Uncharted: Golden Abyss- Why's The Building On Fire?
Sony turns up the heat in Nathan Drake's handheld adventure.
When it comes to portable video games, the words "console quality experience" get thrown around quite a bit, perhaps unnecessarily. Handheld graphics and controls continue to inch closer to mimicking PlayStation 3 titles, but there's room for growth.
That said, Uncharted: Golden Abyss is the closest the video game industry has come to achieving this goal. Currently in development at SCE Bend Studio, this action tour de force comes with some of the best looking visuals we've seen on a handheld device, with play mechanics that mimic the console adventures. And yet, the game has unique elements all its own.
The most recent demo (too short, in our humble opinion) is entitled, "Why's the building on fire", and takes place...well...a building engulfed in flames. Hero Nathan Drake awakens in a jail cell, and players must find a means of escape.
To be clear, Drake's in no immediate danger. One could simply leave him be and the fire wouldn't consume him, nor would he choke to death from smoke inhalation. Throwing realism out the proverbial window, there's still that sense of panic. Drake needs to exit sooner than later.
Players achieve this goal by searching for a box partially covered by a yellow tarp, signaling that Drake can stand on top of this object. After doing so, gamers instruct Drake to pull himself up onto a wooden platform, and that's when the real fun begins.
Seeking a way out triggers a series of events and special effects. The fire rages, quickly burning through weak pieces of wood and causing much of the second floor to collapse.
Drake barely survives by leaping to a pipe. From there, the player can use the d-pad and action button to jump to more pipes (the path easily laid out), or trace a line across Vita's five-inch screen, watching as Drake auto climbs and then stops at the desired location.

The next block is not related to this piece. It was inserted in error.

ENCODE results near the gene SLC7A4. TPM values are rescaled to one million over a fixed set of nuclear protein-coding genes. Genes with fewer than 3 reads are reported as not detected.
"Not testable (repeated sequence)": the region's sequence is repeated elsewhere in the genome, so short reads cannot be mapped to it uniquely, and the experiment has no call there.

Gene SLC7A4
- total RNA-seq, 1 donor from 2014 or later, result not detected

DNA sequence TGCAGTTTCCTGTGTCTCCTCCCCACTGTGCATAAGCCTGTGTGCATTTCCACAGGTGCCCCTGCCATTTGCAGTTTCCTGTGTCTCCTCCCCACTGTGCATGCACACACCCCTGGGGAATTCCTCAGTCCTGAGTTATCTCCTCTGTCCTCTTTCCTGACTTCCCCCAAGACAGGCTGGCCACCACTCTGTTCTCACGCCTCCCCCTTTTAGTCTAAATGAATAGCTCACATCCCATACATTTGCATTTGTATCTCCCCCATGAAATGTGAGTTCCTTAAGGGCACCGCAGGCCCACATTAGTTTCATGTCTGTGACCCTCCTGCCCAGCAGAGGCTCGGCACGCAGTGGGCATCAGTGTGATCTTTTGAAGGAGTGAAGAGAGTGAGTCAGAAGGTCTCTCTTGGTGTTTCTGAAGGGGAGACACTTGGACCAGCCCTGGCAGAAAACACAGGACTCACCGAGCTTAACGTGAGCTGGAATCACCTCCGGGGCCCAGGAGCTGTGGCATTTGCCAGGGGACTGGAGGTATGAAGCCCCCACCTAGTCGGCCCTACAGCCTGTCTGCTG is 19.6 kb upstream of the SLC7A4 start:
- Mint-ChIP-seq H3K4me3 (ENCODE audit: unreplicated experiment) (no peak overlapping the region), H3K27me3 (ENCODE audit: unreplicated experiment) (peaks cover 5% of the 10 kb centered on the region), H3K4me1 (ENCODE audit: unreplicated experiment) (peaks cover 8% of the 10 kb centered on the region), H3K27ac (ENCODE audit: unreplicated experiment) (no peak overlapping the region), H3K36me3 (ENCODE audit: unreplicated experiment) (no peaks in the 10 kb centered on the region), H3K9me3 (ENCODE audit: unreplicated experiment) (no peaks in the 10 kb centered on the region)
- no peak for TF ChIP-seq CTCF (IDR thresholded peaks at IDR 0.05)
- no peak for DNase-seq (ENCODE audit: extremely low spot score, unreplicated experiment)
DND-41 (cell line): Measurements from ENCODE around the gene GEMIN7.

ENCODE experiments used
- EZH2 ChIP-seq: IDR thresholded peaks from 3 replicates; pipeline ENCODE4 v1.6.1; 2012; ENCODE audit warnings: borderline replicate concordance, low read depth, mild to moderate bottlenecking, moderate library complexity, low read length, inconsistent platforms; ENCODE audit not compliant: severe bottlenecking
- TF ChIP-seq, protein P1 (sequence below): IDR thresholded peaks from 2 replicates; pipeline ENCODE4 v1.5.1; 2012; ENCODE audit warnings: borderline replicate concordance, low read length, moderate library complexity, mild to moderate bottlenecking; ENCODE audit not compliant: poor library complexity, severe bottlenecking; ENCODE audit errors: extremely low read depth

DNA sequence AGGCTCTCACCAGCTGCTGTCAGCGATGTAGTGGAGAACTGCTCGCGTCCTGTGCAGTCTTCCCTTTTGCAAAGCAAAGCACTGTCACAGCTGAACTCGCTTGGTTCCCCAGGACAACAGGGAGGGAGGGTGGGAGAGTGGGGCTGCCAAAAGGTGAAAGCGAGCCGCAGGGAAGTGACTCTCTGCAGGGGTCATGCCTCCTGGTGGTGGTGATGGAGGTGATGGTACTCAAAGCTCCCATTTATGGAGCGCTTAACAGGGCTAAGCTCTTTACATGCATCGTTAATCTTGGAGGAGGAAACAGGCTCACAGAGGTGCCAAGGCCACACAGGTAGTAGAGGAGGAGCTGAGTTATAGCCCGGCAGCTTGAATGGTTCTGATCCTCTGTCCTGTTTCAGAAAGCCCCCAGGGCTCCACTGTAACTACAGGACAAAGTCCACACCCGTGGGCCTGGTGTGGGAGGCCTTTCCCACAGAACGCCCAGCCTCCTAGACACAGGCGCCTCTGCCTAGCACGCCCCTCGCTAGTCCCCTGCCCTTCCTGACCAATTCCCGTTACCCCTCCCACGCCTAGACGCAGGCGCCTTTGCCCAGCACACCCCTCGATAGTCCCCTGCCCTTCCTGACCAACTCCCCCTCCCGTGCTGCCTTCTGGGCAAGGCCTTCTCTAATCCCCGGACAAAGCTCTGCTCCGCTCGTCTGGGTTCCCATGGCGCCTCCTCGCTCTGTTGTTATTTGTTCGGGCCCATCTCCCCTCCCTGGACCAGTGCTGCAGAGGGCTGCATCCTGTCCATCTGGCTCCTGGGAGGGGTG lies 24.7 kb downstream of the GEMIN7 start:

What follows is classic Uncharted, a playable cinematic feast of fire and dramatic set pieces complimented by a segment that utilizes the system's SIXAXIS motion control, where gamers physically tilt the device while Drake balances atop a beam. This appears in the console games, but feels more at home on a handheld, which seems less foreign than the DualShock 3.
With a way out in plain sight, players receive another touch screen prompt, this one involving Drake's machete that he picked up a few seconds earlier. Instead of mashing buttons to slice through a piece of fabric blocking the doorway, they draw lines on the screen that in turn causes him to cut his way out.
Unfortunately for Drake, another problem awaits. Newcomer Marisa Chase is under heavy gunfire, and the only way to protect her is to grab a sniper rifle and kill the handful of attackers, one of which sits behind an armored gun turret.
The player, again, has two choices. He or she can either go with traditional buttons that handle everything, or zoom and then tilt the Vita to search for enemies via the weapon's scope. It's a control scheme that at first feels foreign, but quickly becomes intuitive and fun, upon realizing the player can spin 360 degrees.
How does Drake prevail? By nailing a truck full of explosives, causing a chain reaction that destroys the turret.
That's it. Goodnight. Demo over.
The result? Another fine showing for what should be PlayStation Vita's must have launch game.